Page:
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On the road to chaos

Print edition : Jun 03, 2005 T+T-

A full-fledged civil war, with the Shias and the Kurds pitted against the Sunnis, seems to be a possibility in Iraq as violence engulfs the country following the formation of the new Shia-led national government.

ATUL ANEJA in Manama

A WHIRLWIND of violence hit Iraq immediately after the new Prime Minister, Ibrahim Jaafari, a Shia, announced a partial Cabinet line-up on April 28, and it is still raging. Suicide bombers, some driving cars laden with explosives, killed more than 300 persons and wounded hundreds more in various parts of the country in just over a week. Sunni groups, which have led the armed Iraqi resistance but have been edged out of mainstream politics following the January 30 elections, have been blamed for the attacks.

There is a method in the new phase of violence, which reflects the rapidly changing power equations in the country's several religious and ethnic groups. Shias and ethnic Kurds have borne the brunt of the attacks. Sidelined for centuries, these communities have now forged a political alliance to dominate the new government, marginalising Sunnis, who have traditionally ruled Iraq.

Barely two days after the broad contours of the Jaafari government emerged, a suicide bomber in the city of Talafar exploded his car inside a tent packed with mourners grieving a Kurdish leader. Nearly 30 persons were killed and 50 were wounded. Kurdish officials said gunmen blocked the path of ambulances taking victims to hospital, resulting in gunfights on the streets.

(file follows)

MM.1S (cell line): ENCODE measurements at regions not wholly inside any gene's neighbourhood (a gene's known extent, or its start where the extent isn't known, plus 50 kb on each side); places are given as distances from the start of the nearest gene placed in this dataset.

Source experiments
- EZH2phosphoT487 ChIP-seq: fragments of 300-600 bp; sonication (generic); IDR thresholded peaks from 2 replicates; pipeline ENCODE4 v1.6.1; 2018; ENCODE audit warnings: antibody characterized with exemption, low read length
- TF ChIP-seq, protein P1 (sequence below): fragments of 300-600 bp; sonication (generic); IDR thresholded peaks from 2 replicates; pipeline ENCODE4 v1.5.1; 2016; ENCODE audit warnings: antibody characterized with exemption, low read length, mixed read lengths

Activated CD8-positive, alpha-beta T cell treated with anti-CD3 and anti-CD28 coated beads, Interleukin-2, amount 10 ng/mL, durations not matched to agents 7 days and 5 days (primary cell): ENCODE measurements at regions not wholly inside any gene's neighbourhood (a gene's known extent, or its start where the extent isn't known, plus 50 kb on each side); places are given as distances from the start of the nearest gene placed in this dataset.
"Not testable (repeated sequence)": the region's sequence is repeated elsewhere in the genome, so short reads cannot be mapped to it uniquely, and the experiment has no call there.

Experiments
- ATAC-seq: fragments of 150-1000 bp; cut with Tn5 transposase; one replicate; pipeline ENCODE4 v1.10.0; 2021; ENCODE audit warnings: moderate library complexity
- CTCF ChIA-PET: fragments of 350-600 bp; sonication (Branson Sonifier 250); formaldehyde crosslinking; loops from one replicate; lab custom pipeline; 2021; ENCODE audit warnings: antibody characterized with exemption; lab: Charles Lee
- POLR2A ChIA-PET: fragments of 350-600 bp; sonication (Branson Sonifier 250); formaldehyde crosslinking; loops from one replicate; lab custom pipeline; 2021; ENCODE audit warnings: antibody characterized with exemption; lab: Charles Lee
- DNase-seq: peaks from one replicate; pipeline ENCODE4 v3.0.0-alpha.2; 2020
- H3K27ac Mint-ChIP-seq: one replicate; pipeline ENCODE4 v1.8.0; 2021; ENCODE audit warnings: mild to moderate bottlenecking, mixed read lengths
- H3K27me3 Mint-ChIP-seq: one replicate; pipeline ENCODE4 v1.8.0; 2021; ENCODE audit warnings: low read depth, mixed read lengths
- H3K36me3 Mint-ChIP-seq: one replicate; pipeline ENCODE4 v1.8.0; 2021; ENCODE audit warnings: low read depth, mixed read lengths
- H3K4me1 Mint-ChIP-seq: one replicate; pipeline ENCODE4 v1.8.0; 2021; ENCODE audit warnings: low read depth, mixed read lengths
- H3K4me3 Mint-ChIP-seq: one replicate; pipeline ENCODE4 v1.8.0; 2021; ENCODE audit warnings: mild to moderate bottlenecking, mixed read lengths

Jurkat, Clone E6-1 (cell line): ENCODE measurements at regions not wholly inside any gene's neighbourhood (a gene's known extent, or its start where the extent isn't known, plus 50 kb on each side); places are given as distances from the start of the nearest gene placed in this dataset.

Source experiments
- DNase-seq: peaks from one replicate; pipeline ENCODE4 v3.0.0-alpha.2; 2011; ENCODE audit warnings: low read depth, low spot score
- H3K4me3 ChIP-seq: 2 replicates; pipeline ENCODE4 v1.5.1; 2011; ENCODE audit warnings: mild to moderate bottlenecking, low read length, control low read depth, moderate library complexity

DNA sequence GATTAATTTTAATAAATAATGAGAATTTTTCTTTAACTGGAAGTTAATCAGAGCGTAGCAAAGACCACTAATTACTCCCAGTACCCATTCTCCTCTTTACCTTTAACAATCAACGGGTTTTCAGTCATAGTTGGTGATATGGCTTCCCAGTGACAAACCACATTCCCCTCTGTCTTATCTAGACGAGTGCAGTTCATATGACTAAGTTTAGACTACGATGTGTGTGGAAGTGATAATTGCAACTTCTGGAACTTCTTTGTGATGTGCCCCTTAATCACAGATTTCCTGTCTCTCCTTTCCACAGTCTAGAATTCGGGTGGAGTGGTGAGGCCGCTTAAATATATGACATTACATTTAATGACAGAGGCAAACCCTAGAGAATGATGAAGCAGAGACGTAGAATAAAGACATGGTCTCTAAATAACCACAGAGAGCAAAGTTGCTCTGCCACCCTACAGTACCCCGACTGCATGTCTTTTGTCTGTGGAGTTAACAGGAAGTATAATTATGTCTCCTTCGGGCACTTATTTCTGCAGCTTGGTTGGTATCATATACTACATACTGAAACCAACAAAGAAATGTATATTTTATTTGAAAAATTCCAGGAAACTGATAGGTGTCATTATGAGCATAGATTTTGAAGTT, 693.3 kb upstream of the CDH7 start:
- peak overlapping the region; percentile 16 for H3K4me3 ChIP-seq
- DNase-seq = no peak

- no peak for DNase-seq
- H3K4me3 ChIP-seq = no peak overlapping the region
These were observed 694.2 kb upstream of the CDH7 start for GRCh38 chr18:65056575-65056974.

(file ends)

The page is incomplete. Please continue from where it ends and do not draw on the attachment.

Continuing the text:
Three days later, a suicide bomber on foot struck outside the office of the Kurdish Democratic Party (KDP) in the northern Iraqi city of Irbil, where would-be police recruits were queuing up. Around 60 persons were killed, making it the worst attack since the February 28 killing of 110 persons outside a clinic in the city of Hilla.

Relations between Kurds and Sunni Arabs have always been strained, especially in Kirkuk. The Kurds have laid claims over the northern Iraqi oil city - a demand that could, if fulfilled, result in a huge financial bonanza because of oil sales. Sunni Arabs, who were settled in the area in large numbers by the Baathist government of former President Saddam Hussein, have rejected Kurds' attempts to monopolise their hold over Kirkuk. The violence is likely to heighten the bitterness between the two communities and could encourage the Kurds to consider the secession option seriously.

Sunni groups known to be close to the resistance have not reacted enthusiastically to the new Shia-led government of Jaafari. "We don't believe that the government will solve the problems of an occupied Iraq. We don't trust the government," Harith al-Dhari, head of the Association of Muslim Scholars (AMS), a powerful Sunni organisation, was quoted as saying.